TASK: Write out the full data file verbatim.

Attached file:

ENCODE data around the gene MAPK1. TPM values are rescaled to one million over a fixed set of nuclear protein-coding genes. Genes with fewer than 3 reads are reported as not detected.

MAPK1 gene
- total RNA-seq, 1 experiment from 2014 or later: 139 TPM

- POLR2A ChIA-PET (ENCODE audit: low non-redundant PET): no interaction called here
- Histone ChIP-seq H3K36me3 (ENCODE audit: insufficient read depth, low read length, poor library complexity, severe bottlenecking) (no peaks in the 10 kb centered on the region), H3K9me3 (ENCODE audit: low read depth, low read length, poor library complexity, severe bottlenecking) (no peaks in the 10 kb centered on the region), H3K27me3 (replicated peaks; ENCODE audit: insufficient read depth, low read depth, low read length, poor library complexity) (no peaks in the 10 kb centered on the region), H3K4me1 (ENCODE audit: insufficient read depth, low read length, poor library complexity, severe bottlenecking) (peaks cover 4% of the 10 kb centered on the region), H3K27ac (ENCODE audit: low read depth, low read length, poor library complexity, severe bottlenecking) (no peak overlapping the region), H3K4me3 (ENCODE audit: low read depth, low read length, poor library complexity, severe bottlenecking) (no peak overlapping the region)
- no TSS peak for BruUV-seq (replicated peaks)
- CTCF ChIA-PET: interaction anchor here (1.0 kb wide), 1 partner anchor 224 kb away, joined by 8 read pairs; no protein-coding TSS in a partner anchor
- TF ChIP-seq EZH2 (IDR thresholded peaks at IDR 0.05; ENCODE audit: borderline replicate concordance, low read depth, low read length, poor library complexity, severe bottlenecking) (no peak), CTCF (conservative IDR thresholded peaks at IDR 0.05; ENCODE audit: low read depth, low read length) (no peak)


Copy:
ENCODE data around the gene MAPK1. TPM values are rescaled to one million over a fixed set of nuclear protein-coding genes. Genes with fewer than 3 reads are reported as not detected.

MAPK1 gene
- total RNA-seq, 1 experiment from 2014 or later: 139 TPM

- POLR2A ChIA-PET (ENCODE audit: low non-redundant PET): no interaction called here
- Histone ChIP-seq H3K36me3 (ENCODE audit: insufficient read depth, low read length, poor library complexity, severe bottlenecking) (no peaks in the 10 kb centered on the region), H3K9me3 (ENCODE audit: low read depth, low read length, poor library complexity, severe bottlenecking) (no peaks in the 10 kb centered on the region), H3K27me3 (replicated peaks; ENCODE audit: insufficient read depth, low read depth, low read length, poor library complexity) (no peaks in the 10 kb centered on the region), H3K4me1 (ENCODE audit: insufficient read depth, low read length, poor library complexity, severe bottlenecking) (peaks cover 4% of the 10 kb centered on the region), H3K27ac (ENCODE audit: low read depth, low read length, poor library complexity, severe bottlenecking) (no peak overlapping the region), H3K4me3 (ENCODE audit: low read depth, low read length, poor library complexity, severe bottlenecking) (no peak overlapping the region)
- no TSS peak for BruUV-seq (replicated peaks)
- CTCF ChIA-PET: interaction anchor here (1.0 kb wide), 1 partner anchor 224 kb away, joined by 8 read pairs; no protein-coding TSS in a partner anchor
- TF ChIP-seq EZH2 (IDR thresholded peaks at IDR 0.05; ENCODE audit: borderline replicate concordance, low read depth, low read length, poor library complexity, severe bottlenecking) (no peak), CTCF (conservative IDR thresholded peaks at IDR 0.05; ENCODE audit: low read depth, low read length) (no peak)